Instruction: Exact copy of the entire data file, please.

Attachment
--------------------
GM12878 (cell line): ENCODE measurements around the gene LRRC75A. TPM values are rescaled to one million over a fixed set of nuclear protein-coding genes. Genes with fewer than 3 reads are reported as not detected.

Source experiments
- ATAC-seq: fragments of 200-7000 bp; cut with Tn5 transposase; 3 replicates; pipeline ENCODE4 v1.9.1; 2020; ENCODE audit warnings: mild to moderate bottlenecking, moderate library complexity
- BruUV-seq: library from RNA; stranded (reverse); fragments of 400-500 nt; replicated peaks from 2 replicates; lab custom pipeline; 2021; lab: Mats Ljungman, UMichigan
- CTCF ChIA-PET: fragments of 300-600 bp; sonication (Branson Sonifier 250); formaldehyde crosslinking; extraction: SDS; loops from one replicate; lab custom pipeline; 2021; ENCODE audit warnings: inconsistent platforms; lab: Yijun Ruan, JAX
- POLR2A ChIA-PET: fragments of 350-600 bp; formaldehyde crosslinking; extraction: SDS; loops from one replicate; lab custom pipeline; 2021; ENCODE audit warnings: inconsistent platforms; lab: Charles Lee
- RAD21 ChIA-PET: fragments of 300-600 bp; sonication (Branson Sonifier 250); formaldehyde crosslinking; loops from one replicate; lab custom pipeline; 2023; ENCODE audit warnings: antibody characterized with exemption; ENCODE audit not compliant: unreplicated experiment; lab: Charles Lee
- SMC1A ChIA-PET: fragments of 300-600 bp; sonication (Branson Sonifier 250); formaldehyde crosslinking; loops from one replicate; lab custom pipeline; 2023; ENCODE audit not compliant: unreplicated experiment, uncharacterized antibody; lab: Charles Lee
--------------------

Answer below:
GM12878 (cell line): ENCODE measurements around the gene LRRC75A. TPM values are rescaled to one million over a fixed set of nuclear protein-coding genes. Genes with fewer than 3 reads are reported as not detected.

Source experiments
- ATAC-seq: fragments of 200-7000 bp; cut with Tn5 transposase; 3 replicates; pipeline ENCODE4 v1.9.1; 2020; ENCODE audit warnings: mild to moderate bottlenecking, moderate library complexity
- BruUV-seq: library from RNA; stranded (reverse); fragments of 400-500 nt; replicated peaks from 2 replicates; lab custom pipeline; 2021; lab: Mats Ljungman, UMichigan
- CTCF ChIA-PET: fragments of 300-600 bp; sonication (Branson Sonifier 250); formaldehyde crosslinking; extraction: SDS; loops from one replicate; lab custom pipeline; 2021; ENCODE audit warnings: inconsistent platforms; lab: Yijun Ruan, JAX
- POLR2A ChIA-PET: fragments of 350-600 bp; formaldehyde crosslinking; extraction: SDS; loops from one replicate; lab custom pipeline; 2021; ENCODE audit warnings: inconsistent platforms; lab: Charles Lee
- RAD21 ChIA-PET: fragments of 300-600 bp; sonication (Branson Sonifier 250); formaldehyde crosslinking; loops from one replicate; lab custom pipeline; 2023; ENCODE audit warnings: antibody characterized with exemption; ENCODE audit not compliant: unreplicated experiment; lab: Charles Lee
- SMC1A ChIA-PET: fragments of 300-600 bp; sonication (Branson Sonifier 250); formaldehyde crosslinking; loops from one replicate; lab custom pipeline; 2023; ENCODE audit not compliant: unreplicated experiment, uncharacterized antibody; lab: Charles Lee